November - December, 2258. During this time, the command staff of Babylon 5 have discovered the Great Machine of Epsilon 3 and the reasons for the disappearance of Babylon 4; Sinclair and Catherine Sakai have made plans for a future that, in one horrible instant, will be changed forever; Delenn has made a more conscious decision to alter her own future; and Londo Mollari has made an ally whose "help" he already realizes may come at too high a price. Momentum has been building, events have started really moving one into the next, and the entire tone of the Babylon 5 universe has grown steadily darker.
...and such is the case even far from the space station, as this novel written by The Shadow Within's Jeanne Cavelos indicates. Viewing the last two months of Season One through the eyes of a group far away from Babylon 5, we see that this gathering darkness is visible even far away from the arc's central characters, while at the same time introducing backstory that enriches a few of the more minor characters from J. Michael Straczynski's universe.
Galen is the apprentice to Elric, a powerful member of the Circle of Techno-Mages. Galen has spent most of his life with Elric, who took him in after the deaths of his parents, and he used that time to study the power of the mages, who utilize the mysterious science of "The Tech" to simulate the effects of magic.
November is the time of the Convocation, the gathering of the Techno-Mages to test and induct a new generation. But Galen, in attempting to deliver something original to the Circle, taps into an equation at the very base of the Tech: a spell that could create untold destruction.
To test Galen's control, the Circle votes to send him and one other recently-inducted mage - the pretty, piercingly intelligent young Isabelle - to investigate rumors of approaching danger. There has been increased traffic to the outer rim, including races that have not been seen in some time. Some members of the Circle suspect the return of the Shadows; others cling desperately to the notion that all is normal. Galen and Isabelle must find proof of the Shadows' return.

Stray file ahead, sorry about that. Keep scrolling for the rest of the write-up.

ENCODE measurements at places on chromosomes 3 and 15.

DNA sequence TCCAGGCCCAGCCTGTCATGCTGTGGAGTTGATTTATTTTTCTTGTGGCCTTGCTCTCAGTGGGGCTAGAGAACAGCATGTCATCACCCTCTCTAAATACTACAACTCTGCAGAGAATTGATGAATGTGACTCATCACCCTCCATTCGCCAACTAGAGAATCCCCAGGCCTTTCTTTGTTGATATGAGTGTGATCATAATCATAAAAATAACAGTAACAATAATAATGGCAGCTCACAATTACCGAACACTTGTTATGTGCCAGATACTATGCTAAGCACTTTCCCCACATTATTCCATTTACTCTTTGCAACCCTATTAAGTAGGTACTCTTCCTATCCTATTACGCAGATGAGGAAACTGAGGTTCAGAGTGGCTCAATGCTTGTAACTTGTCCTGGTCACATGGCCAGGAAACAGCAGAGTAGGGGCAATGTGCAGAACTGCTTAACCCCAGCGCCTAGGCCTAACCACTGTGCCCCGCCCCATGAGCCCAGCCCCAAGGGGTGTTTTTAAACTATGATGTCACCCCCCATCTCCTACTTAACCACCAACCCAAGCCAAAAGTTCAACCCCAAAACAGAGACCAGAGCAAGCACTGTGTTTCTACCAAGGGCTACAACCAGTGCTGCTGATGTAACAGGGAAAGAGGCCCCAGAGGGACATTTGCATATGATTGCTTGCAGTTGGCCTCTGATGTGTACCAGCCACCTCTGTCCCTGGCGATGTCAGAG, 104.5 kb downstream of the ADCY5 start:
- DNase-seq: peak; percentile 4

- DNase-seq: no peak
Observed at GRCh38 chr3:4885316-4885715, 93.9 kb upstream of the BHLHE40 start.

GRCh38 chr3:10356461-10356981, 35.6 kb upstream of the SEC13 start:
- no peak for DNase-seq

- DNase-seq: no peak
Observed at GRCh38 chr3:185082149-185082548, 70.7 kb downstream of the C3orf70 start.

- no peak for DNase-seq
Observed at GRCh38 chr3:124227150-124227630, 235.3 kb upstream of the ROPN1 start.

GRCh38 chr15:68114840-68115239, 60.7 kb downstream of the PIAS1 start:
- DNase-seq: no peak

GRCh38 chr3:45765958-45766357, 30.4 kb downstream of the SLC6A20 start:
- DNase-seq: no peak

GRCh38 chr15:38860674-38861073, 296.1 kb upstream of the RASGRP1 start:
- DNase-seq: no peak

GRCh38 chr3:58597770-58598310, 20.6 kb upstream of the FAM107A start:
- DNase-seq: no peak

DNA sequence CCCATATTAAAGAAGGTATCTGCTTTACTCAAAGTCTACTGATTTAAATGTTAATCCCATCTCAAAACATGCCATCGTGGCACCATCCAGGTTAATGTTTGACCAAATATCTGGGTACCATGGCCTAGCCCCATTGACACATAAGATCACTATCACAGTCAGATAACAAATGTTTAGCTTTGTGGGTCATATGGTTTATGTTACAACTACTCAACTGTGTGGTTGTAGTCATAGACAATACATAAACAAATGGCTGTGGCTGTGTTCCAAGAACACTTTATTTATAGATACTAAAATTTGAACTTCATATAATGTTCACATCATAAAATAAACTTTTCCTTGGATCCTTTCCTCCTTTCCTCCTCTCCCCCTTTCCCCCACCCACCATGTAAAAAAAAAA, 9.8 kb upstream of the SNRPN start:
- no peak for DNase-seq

But in so doing, they will discover some harsh truths about the Circle of Mages, and will have their own allegiance tested: for not all the mages have remained loyal to the Circle...
The books that were set before the start of the series flowed very nicely into one another. Even though Deadly Relations: Bester Ascendant and The Shadow Within were written by different authors, years apart, the events at the end of Deadly Relations flowed very naturally into the events of The Shadow Within. At the same time, these books greatly enriched the universe of the series while developing some characters who had been somewhat underdeveloped in the series proper.
Casting Shadows continues this tradition. Cavelos' development of "Shadow Anna" and Morden carries on more or less directly from where The Shadow Within left off, while the development of the story (centered around the investigation into the Shadows' return) fits in very well with the shifting tone of the first season - from events feeling more or less normal to a sense of slowly growing darkness. In the book's epilogue, Cavelos takes particular care to fit the events of her novel into the wider context of the series.
Better still, Casting Shadows allows Cavelos somewhat more freedom than The Shadow Within. In that book, she had to focus much of her attention on characters that were already established; John Sheridan, Delenn, Sinclair, Garibaldi, Morden, and even Anna were characters whose general destinies had been already mapped out. Cavelos fared very well bringing Anna and Morden to life, probably in large part because these characters had rarely been developed as more than ciphers to begin with. She did well writing Sheridan, as well; clearly, Cavelos has a certain fondness for the character. She struggled, however, to convincingly display the relationship between Sheridan and Anna, frequently resorting to "telling" rather than "showing." And Delenn, Sinclair, and Garibaldi seemed more like names on Cavelos' checklist than like characters who were a natural part of that story.